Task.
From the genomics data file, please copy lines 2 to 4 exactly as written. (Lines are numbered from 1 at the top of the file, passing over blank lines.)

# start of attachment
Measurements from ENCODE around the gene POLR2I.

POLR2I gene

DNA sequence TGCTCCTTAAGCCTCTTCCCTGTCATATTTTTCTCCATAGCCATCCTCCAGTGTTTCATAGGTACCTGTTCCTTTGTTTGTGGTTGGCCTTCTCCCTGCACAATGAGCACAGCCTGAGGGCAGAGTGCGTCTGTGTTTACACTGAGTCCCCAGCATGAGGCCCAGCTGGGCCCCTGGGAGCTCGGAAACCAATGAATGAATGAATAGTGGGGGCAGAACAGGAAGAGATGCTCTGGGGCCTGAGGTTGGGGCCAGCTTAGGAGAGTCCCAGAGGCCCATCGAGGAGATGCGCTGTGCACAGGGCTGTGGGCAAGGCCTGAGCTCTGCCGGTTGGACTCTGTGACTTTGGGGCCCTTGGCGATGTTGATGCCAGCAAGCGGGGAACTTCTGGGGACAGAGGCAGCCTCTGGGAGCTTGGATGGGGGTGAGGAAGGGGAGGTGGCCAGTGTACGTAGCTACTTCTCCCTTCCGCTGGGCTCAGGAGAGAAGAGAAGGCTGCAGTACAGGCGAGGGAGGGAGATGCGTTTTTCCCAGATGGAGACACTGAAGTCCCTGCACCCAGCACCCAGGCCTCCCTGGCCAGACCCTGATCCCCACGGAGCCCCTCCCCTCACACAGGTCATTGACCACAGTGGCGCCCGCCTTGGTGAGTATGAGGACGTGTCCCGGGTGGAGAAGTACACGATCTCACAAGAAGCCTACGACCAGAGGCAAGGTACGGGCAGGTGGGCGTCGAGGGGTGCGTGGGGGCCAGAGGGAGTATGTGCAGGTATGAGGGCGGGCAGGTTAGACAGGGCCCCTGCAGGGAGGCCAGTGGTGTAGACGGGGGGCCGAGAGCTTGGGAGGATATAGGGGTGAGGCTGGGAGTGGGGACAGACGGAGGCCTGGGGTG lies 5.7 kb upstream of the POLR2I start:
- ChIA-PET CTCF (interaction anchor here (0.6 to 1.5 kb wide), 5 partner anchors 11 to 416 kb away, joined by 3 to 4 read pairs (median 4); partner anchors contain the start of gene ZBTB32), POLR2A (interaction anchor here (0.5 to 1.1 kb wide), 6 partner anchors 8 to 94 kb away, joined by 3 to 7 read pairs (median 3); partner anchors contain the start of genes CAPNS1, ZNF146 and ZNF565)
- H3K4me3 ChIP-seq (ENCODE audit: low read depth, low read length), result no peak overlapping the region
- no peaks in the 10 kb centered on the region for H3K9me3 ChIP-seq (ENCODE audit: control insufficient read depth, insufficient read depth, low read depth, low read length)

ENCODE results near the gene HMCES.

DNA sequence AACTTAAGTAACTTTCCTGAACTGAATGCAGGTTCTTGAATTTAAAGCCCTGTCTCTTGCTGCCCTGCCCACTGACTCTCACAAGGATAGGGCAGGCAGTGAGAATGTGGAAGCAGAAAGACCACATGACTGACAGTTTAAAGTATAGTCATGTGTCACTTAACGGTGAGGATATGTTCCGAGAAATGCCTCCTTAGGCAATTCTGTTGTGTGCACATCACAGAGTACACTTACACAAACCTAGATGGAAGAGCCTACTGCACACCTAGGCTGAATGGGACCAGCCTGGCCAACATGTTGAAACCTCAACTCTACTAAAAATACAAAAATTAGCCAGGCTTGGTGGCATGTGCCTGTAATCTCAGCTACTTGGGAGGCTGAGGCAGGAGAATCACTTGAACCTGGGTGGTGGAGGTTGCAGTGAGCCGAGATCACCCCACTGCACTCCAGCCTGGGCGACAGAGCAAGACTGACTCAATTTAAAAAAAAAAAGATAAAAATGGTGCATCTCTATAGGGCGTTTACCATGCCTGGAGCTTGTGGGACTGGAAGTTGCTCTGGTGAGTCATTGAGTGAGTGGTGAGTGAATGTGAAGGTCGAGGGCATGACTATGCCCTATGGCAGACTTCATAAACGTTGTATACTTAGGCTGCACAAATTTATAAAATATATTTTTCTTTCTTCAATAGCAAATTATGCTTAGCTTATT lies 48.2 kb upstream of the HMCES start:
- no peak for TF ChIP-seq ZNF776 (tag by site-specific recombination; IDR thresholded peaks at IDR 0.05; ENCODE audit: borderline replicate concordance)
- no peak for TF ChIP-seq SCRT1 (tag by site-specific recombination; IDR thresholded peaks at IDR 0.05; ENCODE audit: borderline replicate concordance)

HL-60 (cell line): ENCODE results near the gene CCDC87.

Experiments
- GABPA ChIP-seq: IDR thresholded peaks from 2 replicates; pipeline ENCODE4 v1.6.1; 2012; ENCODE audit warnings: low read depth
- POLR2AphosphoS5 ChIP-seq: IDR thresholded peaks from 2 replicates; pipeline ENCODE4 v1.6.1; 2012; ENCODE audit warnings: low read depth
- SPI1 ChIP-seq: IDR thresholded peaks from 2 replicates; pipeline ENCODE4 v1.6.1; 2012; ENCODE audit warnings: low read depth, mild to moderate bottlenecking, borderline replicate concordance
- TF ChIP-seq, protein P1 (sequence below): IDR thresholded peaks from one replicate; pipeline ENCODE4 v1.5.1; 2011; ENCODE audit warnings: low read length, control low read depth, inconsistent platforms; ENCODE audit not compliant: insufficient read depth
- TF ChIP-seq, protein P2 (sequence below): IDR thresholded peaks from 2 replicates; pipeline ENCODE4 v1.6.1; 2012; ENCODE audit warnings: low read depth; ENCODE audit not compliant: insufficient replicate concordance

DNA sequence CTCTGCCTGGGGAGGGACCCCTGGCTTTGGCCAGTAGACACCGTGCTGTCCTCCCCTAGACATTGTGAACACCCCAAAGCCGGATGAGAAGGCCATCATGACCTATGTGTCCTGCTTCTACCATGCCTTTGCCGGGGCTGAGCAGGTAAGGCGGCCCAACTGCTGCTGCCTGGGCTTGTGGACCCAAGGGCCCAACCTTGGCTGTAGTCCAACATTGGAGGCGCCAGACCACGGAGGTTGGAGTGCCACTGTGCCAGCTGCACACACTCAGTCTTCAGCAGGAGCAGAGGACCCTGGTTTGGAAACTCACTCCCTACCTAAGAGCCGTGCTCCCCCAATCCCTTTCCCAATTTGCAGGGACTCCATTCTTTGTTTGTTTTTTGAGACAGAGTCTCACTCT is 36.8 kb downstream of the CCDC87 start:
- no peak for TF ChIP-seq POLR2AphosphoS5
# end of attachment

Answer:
POLR2I gene

DNA sequence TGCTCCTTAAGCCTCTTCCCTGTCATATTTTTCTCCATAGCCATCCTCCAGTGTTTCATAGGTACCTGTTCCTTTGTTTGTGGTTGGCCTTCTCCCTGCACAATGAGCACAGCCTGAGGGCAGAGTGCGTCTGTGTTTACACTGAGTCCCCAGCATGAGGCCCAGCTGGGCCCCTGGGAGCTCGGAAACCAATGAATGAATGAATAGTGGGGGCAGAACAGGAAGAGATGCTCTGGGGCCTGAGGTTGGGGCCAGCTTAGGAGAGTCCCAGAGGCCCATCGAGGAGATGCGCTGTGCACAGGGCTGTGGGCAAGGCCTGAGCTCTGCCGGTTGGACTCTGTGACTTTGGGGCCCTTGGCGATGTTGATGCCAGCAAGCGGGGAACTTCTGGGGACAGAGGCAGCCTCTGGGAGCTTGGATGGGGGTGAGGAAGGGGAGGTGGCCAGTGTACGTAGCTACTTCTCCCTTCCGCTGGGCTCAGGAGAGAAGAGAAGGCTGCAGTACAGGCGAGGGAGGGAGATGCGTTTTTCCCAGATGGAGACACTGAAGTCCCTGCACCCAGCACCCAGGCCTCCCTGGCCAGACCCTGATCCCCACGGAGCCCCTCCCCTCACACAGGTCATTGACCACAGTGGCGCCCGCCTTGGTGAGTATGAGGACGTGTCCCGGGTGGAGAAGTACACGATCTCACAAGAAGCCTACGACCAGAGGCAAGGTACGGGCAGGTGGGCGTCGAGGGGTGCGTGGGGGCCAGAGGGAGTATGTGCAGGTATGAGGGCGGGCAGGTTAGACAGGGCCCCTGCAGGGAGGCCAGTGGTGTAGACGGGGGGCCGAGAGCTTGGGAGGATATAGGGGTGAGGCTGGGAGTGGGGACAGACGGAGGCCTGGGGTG lies 5.7 kb upstream of the POLR2I start:
- ChIA-PET CTCF (interaction anchor here (0.6 to 1.5 kb wide), 5 partner anchors 11 to 416 kb away, joined by 3 to 4 read pairs (median 4); partner anchors contain the start of gene ZBTB32), POLR2A (interaction anchor here (0.5 to 1.1 kb wide), 6 partner anchors 8 to 94 kb away, joined by 3 to 7 read pairs (median 3); partner anchors contain the start of genes CAPNS1, ZNF146 and ZNF565)